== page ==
Daw Khin is a 45-year-old woman from Burma. She lives with her parents, who are retired and supported by Daw Khin's sister, who earns an income from renting out their land. Daw Khin used to work as a teacher before her condition made it difficult for her to continue teaching her students. Around June 2020, Daw Khin began to feel very tired and experienced heart palpitations. She shared that it felt like she could not breathe while teaching. Because these episodes happened infrequently, she did not seek treatment at the time; however, in December 2020, her condition worsened, and she went to a local hospital. After receiving an electrocardiogram, doctors determined she has an enlarged heart and an abnormal heartbeat and prescribed medication to help Daw Khin feel better. Since Daw Khin's symptoms continued, her sister brought her to a cardiologist in April 2021. Upon review, Daw Khin's condition was diagnosed as an atrial septal defect, a birth condition in which there is a hole in the wall that divides the upper chambers of the heart. The cardiologist informed her that she would need surgery, but the cost was too high for Daw Khin's family, so they returned home with medications. Daw Khin currently experiences headaches, difficulty sleeping, and fatigue and heart palpitations when talking or walking short distances. Fortunately, a friend visited Daw Khin in June and told her about our medical partner, Burma Children Medical Fund (BCMF). Daw Khin contacted BCMF and learned that BCMF will be able to help her finally heal. On February 6th, she will undergo an atrial septal defect (ASD) closure. BCMF is requesting $1,500 to help fund her procedure. Daw Khin shared, "I would like to teach all my students again in the future. I like teaching students."
Chorn is a hardworking man from Takeo province in Cambodia. He has three daughters and ten grandchildren. He lives with his wife who is a farmer. In his free time, Chorn likes to play with his grandchildren and listen to the radio. Chorn had an unfortunate electric burn on his right arm and chest last month. After the burn, his family took him to a local clinic for medication, but his wound has become infected. The skin on his right arm and chest has necrosed. Chorn has a loss of sensation on the fifth finger, the muscle has wasted away and he is in a lot of pain. He and his wife travelled two and a half hours to our medical partner, Children's Surgical Centre, for a diagnosis and treatment. Fortunately, surgeons plan to do a debridement and exploration of the ulnar nerve on the right arm to help him. Chorn needs $541 to cover the surgery, inpatient care and medication. After surgery, Chorn hopes his right arm will function and his wound heal soon. He shared how important it is for him to use his hand again to be able to work and feed his family.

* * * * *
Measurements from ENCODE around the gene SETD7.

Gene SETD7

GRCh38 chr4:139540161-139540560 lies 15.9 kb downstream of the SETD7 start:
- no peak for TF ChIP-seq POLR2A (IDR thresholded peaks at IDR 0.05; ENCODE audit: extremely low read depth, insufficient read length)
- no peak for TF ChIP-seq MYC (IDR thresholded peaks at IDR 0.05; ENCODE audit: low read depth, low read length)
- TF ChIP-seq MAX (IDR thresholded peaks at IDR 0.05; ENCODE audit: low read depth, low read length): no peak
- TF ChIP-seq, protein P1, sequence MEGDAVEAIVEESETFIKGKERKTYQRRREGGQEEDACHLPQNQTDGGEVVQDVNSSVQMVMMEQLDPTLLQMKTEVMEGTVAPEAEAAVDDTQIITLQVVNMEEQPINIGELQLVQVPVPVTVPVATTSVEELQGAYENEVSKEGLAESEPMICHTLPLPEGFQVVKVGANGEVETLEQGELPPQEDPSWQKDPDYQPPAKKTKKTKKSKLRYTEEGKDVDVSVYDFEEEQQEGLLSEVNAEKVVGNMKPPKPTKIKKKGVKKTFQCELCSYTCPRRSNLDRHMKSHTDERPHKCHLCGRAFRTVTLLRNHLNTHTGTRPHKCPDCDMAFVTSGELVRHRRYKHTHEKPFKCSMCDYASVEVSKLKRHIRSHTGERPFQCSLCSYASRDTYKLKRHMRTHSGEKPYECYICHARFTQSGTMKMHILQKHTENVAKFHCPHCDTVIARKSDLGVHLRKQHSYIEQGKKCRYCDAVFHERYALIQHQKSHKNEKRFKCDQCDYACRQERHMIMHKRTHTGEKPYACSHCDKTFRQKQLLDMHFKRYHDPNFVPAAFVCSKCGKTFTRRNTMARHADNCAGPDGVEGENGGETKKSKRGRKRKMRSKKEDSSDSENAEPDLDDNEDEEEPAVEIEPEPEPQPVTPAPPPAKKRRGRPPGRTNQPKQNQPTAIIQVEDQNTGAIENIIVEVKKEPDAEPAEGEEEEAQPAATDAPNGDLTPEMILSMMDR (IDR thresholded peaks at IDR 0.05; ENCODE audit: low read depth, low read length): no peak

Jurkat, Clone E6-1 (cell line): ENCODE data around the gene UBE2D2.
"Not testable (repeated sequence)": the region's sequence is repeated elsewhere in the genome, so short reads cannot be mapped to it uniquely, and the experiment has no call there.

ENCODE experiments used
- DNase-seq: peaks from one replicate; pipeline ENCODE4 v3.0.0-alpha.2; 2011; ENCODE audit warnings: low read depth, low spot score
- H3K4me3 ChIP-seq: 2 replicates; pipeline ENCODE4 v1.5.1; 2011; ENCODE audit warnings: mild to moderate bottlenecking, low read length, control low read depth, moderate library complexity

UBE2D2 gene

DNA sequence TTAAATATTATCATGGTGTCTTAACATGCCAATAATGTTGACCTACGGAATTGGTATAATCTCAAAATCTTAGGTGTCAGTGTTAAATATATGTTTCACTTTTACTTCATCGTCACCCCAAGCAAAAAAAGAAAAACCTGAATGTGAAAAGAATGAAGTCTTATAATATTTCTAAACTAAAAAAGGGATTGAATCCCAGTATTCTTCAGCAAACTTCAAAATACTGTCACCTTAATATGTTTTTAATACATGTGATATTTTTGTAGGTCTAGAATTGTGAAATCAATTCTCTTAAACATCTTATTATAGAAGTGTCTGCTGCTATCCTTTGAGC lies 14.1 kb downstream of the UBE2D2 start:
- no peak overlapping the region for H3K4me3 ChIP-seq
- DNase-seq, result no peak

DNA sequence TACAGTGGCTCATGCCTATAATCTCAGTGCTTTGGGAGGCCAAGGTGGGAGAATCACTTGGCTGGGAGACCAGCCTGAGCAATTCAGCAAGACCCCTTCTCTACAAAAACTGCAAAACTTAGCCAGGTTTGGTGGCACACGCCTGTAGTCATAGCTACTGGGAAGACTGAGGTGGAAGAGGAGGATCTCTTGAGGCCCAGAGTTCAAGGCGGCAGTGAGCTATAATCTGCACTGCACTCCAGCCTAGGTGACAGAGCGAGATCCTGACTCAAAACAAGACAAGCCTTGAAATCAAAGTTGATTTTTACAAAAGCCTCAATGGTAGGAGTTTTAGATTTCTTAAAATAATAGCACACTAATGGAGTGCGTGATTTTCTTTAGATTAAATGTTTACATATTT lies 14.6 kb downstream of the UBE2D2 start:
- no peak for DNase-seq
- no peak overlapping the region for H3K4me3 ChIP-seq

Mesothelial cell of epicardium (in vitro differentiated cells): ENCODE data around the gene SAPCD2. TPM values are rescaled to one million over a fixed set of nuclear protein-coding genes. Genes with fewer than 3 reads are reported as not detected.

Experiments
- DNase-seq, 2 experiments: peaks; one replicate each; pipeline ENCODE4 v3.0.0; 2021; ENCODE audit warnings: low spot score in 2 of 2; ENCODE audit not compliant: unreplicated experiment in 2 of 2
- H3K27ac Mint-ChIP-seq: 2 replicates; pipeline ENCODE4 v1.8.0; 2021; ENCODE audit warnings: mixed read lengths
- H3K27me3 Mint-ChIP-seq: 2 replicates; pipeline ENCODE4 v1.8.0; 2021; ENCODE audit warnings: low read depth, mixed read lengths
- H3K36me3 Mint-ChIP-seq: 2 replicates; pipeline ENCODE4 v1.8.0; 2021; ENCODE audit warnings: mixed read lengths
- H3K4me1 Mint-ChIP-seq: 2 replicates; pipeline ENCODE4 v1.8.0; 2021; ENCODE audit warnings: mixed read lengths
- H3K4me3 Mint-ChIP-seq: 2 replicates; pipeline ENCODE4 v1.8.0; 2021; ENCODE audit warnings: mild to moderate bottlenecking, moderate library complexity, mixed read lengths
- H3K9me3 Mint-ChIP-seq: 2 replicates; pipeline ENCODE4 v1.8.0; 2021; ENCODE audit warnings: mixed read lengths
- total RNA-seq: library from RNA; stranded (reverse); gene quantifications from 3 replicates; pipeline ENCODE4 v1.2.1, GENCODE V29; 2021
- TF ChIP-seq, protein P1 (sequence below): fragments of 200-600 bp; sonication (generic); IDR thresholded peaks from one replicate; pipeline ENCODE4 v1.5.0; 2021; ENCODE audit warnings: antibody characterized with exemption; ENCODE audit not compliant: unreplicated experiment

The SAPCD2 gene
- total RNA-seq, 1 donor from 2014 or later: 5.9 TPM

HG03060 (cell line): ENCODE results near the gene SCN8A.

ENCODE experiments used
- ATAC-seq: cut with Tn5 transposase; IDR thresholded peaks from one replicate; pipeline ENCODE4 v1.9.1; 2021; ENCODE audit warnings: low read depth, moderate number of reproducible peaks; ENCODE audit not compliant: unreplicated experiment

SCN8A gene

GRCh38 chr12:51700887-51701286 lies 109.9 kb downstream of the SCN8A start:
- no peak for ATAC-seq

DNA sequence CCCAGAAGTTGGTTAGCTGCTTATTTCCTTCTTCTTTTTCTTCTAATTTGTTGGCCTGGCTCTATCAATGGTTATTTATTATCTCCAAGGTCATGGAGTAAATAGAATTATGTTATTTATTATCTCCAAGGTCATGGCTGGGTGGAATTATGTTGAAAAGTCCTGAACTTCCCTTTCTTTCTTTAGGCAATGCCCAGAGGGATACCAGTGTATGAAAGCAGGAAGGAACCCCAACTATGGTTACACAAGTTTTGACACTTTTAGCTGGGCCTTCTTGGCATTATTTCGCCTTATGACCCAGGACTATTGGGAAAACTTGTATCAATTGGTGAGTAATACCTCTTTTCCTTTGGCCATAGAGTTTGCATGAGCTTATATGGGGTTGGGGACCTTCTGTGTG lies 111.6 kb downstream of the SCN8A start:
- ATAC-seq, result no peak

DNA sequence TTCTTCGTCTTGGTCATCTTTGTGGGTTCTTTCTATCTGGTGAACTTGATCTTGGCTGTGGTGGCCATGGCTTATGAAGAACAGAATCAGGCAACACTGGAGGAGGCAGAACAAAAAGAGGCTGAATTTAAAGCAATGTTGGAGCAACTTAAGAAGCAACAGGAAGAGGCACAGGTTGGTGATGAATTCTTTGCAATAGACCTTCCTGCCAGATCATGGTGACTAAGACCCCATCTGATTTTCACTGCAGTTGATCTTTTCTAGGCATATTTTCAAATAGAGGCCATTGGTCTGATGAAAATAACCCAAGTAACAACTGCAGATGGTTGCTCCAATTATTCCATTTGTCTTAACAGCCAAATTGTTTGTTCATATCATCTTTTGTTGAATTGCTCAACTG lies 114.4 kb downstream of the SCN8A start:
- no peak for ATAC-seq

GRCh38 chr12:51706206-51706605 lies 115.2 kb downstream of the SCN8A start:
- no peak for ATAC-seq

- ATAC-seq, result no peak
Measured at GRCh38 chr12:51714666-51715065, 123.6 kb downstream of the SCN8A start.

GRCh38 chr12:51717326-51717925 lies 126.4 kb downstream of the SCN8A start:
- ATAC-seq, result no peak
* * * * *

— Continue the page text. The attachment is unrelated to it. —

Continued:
Nat is a 48-year-old farmer from Cambodia. He is married and has 3 daughters and 4 grandchildren. Two of his daughters are married, and the other lives at home and is a seller of fish in the local market. His wife is a farmer and a fish seller too. For at least 7 months, Nat has experienced pain in his right hip. He was treated at a clinic by injection but only had brief relief from the pain. He visited our medical partner Children's Surgical Centre (CSC) in April but was unable to have surgery due to the pandemic. Nat returned recently and is in constant pain from his right hip. He is unable to walk without a crutch, his gait is unbalanced, and he is now unable to work. At CSC, surgeons can perform a total hip replacement to relieve Nat of his pain and allow him to walk easily. Treatment is scheduled for November 24th, and Nat needs help raising $1,087 to pay for this procedure. "I hope the pain in my hip will go away and I can return to farming and supporting my family," shared Nat.